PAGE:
Hereditary mixes grief with horror


Hereditary is the latest horror film from A24 Pictures to creep its way into your local cinema. First time writer & director Ari Aster brings us the tale of the Graham family, who begin to unravel when the grand matriarch of the family passes away. Toni Collete portrays the mother of family Annie, who is dealing with grief stages, as she tries to process the loss of her mother. I've always been a fan of Collete.


Her work in Hereditary should undoubtedly be in consideration come Awards season. From the emotions on Collete's face to her reactions during moments of fear, Collete kept me enthralled for the film's duration. One scene in particular (which I won't reveal here) has Collete's dialogue off-screen. The audience already knows what's happened, but the shift in Collete's voices and emotions was heart-rending hear.


Throughout the rest of the film, Collete portrays a range of emotions and almost gives an acting clinic. Future scream queens should study. In the horror genre, scream queens can often be hit or miss. It's quite a surprise that this is only Mrs. Collete's third horror film, and she comes off like a seasoned pro.


Fresh off his supporting role appearance in last year's Jumanji sequel, Alex Wolff gets his chance to shine in Hereditary. Portraying Annie's son Peter, Wolff has just about as much screen time as Collete. Throughout the film, I found myself identifying with Peter and his teen angst. While Wolff does have a scream king's makings, his dramatic scenes are what the film work. In a small supporting role, Gabriel Byrne is also decent as Annie's husband and the kid's father.


Finally, there's Milly Shapiro as daughter Charlie. Shapiro, like Byrne, has a smaller role. Still, whenever she's on-screen, I found myself either being creeped out by this phenomenal child actress or feeling sorry for her. Shapiro, without a doubt, has a future ahead of her. With his debut, Ari Aster has essentially made two films in one. Half of Hereditary is a slow-moving family drama.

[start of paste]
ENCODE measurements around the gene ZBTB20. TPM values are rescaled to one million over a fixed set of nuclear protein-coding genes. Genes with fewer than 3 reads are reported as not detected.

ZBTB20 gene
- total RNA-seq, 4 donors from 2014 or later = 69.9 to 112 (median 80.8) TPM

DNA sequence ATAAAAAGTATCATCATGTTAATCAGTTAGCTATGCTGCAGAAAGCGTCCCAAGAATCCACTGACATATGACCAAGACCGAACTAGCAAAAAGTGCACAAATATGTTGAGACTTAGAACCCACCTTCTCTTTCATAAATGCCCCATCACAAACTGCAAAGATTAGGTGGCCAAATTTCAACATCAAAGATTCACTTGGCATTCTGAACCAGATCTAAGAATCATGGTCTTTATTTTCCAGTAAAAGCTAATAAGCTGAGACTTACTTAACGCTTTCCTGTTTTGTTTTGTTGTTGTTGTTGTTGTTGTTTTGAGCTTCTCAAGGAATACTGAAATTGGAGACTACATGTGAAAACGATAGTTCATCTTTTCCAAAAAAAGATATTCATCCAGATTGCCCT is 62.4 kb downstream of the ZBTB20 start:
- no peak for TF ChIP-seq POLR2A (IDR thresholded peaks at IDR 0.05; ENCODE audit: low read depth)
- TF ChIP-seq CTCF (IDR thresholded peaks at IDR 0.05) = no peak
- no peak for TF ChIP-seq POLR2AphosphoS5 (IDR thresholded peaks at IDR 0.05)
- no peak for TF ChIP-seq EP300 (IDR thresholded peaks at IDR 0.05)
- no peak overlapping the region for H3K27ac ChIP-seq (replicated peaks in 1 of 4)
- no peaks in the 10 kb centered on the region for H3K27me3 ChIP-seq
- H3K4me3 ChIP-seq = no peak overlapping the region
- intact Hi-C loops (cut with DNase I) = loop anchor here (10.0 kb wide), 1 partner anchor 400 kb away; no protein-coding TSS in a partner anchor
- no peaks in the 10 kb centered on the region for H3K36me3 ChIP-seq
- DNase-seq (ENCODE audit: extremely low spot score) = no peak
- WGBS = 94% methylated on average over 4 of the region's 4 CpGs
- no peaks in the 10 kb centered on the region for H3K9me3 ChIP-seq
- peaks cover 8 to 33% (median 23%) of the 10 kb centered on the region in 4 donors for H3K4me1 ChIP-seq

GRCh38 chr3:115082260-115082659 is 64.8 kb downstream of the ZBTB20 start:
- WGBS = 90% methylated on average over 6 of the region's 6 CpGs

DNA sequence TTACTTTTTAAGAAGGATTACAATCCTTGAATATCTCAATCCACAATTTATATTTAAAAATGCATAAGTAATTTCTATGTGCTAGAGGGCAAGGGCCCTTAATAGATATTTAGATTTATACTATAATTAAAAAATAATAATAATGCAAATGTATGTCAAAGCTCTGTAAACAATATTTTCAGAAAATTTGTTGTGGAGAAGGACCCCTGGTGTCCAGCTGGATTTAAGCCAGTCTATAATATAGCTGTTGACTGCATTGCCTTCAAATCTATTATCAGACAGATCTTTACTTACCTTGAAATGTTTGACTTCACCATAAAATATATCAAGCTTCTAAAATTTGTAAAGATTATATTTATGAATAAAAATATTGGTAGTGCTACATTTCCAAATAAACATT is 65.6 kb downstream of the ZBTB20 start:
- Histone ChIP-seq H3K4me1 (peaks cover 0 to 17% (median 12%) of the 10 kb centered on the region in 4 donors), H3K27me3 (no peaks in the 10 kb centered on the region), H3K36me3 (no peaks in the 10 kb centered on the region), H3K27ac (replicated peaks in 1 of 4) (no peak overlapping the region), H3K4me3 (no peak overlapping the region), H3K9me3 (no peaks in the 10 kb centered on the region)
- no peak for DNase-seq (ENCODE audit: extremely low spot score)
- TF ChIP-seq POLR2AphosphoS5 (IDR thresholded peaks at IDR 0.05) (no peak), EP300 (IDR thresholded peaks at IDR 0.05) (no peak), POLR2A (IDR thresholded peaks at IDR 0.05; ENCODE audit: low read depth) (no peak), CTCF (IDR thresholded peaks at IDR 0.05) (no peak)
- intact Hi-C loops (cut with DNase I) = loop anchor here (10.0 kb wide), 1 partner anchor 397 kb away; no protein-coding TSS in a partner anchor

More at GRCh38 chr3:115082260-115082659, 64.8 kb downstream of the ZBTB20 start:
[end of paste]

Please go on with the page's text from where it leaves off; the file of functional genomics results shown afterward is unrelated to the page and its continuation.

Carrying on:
The other half is the horror film the trailers advertise Hereditary as. Be fair warned, though, Hereditary isn't a traditional horror film filled with jump scares or gore. Instead, Hereditary takes its time by introducing us to the characters and slowly peeling away layers of its story so we can experience the descent into madness with them.


Cinematographer Pawel Pogotzelski creates a spooky atmosphere with his lighting choices, which go hand in hand with director Ari Aster's script. One of my favorite scares in the film involves no music, but a slow reveal that only the audience sees. Additionally, Aster's decision to utilize close up shots works as well.


Hereditary is a film that you should go into without knowing too much and zero expectations. Part of the film's strength for me was the shift it takes. I initially thought that Hereditary would be about one horror aspect. Instead, we get something entirely different. If you are a fan of slow-burn horror movies that require their audience to think, I highly recommend Hereditary.


Final Grade B


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